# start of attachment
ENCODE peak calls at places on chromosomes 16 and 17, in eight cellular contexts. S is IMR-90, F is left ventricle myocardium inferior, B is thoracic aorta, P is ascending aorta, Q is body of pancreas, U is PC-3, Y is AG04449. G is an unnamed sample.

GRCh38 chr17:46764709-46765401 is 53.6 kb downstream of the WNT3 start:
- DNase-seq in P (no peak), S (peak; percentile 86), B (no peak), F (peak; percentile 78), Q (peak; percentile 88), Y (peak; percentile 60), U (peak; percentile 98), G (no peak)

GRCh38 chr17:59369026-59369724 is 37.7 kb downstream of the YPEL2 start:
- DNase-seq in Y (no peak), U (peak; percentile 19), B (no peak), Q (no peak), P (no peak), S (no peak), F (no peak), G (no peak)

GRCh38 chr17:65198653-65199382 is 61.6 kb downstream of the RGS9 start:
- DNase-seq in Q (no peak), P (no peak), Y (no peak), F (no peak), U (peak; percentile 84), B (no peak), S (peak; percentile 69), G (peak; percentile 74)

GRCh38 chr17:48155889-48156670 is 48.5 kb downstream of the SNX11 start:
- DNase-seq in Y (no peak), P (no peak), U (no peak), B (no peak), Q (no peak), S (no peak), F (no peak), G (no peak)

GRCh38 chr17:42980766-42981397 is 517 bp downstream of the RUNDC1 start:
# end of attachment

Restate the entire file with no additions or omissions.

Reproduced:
ENCODE peak calls at places on chromosomes 16 and 17, in eight cellular contexts. S is IMR-90, F is left ventricle myocardium inferior, B is thoracic aorta, P is ascending aorta, Q is body of pancreas, U is PC-3, Y is AG04449. G is an unnamed sample.

GRCh38 chr17:46764709-46765401 is 53.6 kb downstream of the WNT3 start:
- DNase-seq in P (no peak), S (peak; percentile 86), B (no peak), F (peak; percentile 78), Q (peak; percentile 88), Y (peak; percentile 60), U (peak; percentile 98), G (no peak)

GRCh38 chr17:59369026-59369724 is 37.7 kb downstream of the YPEL2 start:
- DNase-seq in Y (no peak), U (peak; percentile 19), B (no peak), Q (no peak), P (no peak), S (no peak), F (no peak), G (no peak)

GRCh38 chr17:65198653-65199382 is 61.6 kb downstream of the RGS9 start:
- DNase-seq in Q (no peak), P (no peak), Y (no peak), F (no peak), U (peak; percentile 84), B (no peak), S (peak; percentile 69), G (peak; percentile 74)

GRCh38 chr17:48155889-48156670 is 48.5 kb downstream of the SNX11 start:
- DNase-seq in Y (no peak), P (no peak), U (no peak), B (no peak), Q (no peak), S (no peak), F (no peak), G (no peak)

GRCh38 chr17:42980766-42981397 is 517 bp downstream of the RUNDC1 start: